As seen in Long Island Business News, October 5th, 2018
October 5, 2018
The allegations against Supreme Court nominee Brett Kavanaugh are sparking a national dialog about sexual abuse and misconduct. And that conversation is seeping into the workplace.
It’s not that surprising, when you consider that one in three women and one in six men have experienced some form of contact sexual violence, according to the National Sexual Violence Resource Center.
“That’s a lot of people listening to triggering dialog,” said Aoifa O’Donnell, CEO of the Hauppauge-based human resources consulting company National EAP, and an expert in employee behavior.
And now, the nation is riveted on the U.S. Senate’s pending decision to confirm Kavanaugh or believe the allegations of Dr. Christine Blasey Ford. Among the issues being confronted by Americans is whether a sexual assault was perpetrated on a 15-year-old girl by a teenage boy who would one day be nominated to a lifetime position on the U.S. Supreme Court.
“Everyone has a stake in this,” said O’Donnell, adding the reaction to the national spectacle is just beginning to seep into the workplace.
The discussions coincide with the first anniversary of a crystalized #MeToo movement, where victims of sexual misconduct in Hollywood, corporate America and the media began to speak out.
The dialog also comes at a time when New York State employers must adopt anti-sexual harassment training and institute training programs by Oct. 9, 2018, with training completed before Oct. 9, 2019.
Anti-sexual harassment issues are “a very hot topic right now,” said Tony Dulgerian, an associate at Nixon Peabody, a law firm with offices in Jericho where he specializes in labor and employment. “Now may be a good time to revisit those and be sure employees are aware that sexual harassment in the workplace will not be tolerated.”
For some, the training can’t come soon enough.
For example, for victims of sexual assault, the current national dialog leading up to and beyond the Senate Judiciary Committee hearing can spur flashbacks that can amount to post traumatic stress disorder, experts said.
Specific portions of the testimony may trigger reactions. Hearing “bits and pieces” about “being pushed” or “choked” or a phrase that included “covered their mouth” can result in “unlocking old thoughts of memories they thought they put away,” said Dr. Mitchell Schare, a professor of psychology, and director of the Phobia and Trauma Clinic and Saltman Community Services Center at Hofstra University.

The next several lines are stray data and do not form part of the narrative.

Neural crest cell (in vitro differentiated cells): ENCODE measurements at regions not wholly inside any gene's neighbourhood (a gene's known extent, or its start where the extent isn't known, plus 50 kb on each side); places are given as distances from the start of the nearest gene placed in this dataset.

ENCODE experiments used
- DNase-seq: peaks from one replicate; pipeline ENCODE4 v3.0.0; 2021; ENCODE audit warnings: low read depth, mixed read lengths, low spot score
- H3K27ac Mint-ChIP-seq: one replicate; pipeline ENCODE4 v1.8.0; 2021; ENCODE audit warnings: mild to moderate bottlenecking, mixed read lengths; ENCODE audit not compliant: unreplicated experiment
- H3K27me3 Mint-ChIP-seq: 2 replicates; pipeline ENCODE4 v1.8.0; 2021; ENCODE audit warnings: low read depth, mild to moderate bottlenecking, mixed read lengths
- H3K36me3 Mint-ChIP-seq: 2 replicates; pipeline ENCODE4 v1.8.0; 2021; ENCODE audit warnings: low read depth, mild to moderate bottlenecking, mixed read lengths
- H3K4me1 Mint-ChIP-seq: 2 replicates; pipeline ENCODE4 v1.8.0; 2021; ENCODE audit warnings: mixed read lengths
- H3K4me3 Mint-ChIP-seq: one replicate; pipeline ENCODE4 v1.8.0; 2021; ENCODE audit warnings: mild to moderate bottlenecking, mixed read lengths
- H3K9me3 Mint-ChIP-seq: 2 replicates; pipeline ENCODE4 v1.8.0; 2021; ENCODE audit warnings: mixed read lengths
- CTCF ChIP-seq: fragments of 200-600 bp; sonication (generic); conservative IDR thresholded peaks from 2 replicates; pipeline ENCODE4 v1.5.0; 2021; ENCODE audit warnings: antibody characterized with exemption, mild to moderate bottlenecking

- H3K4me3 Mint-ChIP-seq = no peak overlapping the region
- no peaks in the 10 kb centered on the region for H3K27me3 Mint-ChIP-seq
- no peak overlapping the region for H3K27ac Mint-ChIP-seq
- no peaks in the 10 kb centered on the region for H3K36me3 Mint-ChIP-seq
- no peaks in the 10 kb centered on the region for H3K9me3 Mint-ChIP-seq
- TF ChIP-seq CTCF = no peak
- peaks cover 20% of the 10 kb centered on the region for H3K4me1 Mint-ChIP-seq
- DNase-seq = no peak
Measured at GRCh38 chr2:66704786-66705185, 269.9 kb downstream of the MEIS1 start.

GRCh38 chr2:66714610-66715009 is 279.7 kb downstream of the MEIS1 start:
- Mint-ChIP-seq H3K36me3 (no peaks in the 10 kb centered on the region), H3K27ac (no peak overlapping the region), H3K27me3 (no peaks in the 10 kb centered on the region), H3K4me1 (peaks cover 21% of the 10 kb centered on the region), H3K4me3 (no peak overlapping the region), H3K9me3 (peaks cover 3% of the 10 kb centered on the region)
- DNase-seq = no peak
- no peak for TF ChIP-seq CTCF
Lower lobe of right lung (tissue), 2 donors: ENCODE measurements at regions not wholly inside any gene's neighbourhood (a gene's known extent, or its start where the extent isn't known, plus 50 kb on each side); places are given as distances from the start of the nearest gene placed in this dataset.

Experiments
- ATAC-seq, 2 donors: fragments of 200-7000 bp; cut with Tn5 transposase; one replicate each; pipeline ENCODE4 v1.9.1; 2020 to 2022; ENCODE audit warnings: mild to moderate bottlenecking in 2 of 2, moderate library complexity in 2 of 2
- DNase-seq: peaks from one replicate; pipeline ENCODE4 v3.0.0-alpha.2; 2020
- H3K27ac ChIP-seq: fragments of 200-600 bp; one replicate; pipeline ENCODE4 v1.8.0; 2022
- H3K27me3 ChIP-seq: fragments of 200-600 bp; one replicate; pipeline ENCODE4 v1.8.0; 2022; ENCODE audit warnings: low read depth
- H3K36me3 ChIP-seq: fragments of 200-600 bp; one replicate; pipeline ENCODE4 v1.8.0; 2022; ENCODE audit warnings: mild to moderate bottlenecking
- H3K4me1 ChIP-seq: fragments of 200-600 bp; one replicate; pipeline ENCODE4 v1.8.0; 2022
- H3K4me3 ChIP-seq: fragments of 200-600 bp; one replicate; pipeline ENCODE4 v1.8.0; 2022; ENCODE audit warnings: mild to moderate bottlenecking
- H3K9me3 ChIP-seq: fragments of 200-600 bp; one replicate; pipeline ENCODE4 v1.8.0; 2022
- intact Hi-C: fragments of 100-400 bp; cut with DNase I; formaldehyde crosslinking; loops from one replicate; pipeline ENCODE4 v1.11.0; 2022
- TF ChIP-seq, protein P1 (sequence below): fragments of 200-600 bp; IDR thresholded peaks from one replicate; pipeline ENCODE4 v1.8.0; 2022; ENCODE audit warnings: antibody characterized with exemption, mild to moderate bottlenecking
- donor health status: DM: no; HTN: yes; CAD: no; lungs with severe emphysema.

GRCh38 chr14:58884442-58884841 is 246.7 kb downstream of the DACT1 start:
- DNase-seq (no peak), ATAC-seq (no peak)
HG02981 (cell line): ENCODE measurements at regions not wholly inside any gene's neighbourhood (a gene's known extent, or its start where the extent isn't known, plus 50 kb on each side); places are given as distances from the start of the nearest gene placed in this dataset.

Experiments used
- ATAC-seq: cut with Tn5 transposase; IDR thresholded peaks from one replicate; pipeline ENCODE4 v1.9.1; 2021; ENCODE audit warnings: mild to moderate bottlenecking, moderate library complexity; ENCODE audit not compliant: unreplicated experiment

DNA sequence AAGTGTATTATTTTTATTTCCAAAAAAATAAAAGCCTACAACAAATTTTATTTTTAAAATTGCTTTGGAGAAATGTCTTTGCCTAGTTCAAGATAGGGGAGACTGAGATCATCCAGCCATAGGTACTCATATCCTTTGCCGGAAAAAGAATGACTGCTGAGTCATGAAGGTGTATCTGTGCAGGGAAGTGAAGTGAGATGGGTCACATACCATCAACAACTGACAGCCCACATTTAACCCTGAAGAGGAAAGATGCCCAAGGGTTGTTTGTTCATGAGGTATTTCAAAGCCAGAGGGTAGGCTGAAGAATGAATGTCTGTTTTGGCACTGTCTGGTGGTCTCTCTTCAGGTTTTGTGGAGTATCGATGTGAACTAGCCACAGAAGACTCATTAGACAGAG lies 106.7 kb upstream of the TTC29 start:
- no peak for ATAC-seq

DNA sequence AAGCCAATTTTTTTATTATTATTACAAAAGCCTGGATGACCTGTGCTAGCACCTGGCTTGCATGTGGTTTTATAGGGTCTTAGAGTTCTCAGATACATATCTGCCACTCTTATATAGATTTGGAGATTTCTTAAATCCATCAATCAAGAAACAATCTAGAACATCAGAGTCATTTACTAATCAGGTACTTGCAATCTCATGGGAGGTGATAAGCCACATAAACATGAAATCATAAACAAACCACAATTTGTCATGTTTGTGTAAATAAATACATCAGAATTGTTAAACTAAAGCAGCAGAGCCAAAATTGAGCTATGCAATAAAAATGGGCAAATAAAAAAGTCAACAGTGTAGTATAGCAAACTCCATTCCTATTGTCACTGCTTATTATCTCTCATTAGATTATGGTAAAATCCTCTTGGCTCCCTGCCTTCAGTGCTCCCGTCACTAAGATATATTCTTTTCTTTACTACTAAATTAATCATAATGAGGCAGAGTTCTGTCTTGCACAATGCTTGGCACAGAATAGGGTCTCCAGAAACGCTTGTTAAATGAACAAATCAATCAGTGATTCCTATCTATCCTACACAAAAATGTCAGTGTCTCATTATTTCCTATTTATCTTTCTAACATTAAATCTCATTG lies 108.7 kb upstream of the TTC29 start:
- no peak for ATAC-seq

Those affected might be “more emotional, less attentive or more distracted,” Schare said.
This can be true for those who agree or disagree that Ford was a credible witness. They are still hearing accounts of sexual assault.
“From a mental health perspective, the current dialogue is a PTSD triggering event, affecting those who have been subject to unwarranted sexual behavior,” O’Donnell said. “Our concern is we know people are suffering.”
While Kavanaugh vehemently denied any charges of sexual assault at the Senate hearing, many victims connected to Ford’s testimony and felt empowered to recount their stories.
Those who have experienced assault “are looking to see if whether their experiences really matter in the eyes of the law and government,” O’Donnell pointed out. “Employers need to be aware that the national dialog is affecting employees.”
This national moment can prompt people to wonder if in their past, they’ve been too aggressive, Schare said. And it can be a troubling moment too for those who have had to cope with charges of misconduct.
“If people really feel they had been wronged in some way, they might want to speak with a therapist, or human resources, if [an allegation] was through the organization,” Schare said.
And when complaints surface, employers must be prepared, experts warned.
“This is why we need a fair processes that’s consistent – whether you’re the accused or the person reporting,” O’Donnell said. Employers should “take their time to make a fair assessment. Everyone is entitled to employment and to have a fair shot at maintaining that.”
As the nation continues to digest the hearing and subsequent coverage, this might be a good time for HR to reach out as needed to say, “You don’t seem to be yourself,” and offer to help the person connect with resources, Schare said.
As the dialog continues, HR experts can consider reminding workers about the organization’s employee assistance program, or send out a general email about therapy service covered under their benefits.
“I think it would be well-received,” Schare said.
If anxiety is triggered, there could be potential disability, Dulgerian said. If an employee asks for an accommodation, solutions might include “moving a workspace away from certain employees, or changing a shift so the person is not working with the employee,” he added.
And in New York City, the Safe and Sick Time Act, amended in May, enables workers “to take time off to seek services” to address matters such as domestic violence or sexual offence, Dulgerian said. Employers “should be aware of these laws and how they work,” he noted.
Experts agree that it’s a good time to be proactive.
National EAP, for example, sent a webinar to clients to forward to employees. Among the webinar’s recommendations: Take breaks from the news and social media; take care of ourselves through fitness and other enjoyable activities; and ask for help when needed.
And keep in mind that “there’s a very good chance you’re working next to someone who had a terrible experience,” O’Donnell said. People “should be mindful about how we talk about it.”
It’s political for a lot of people, she added.
But for others, it’s personal.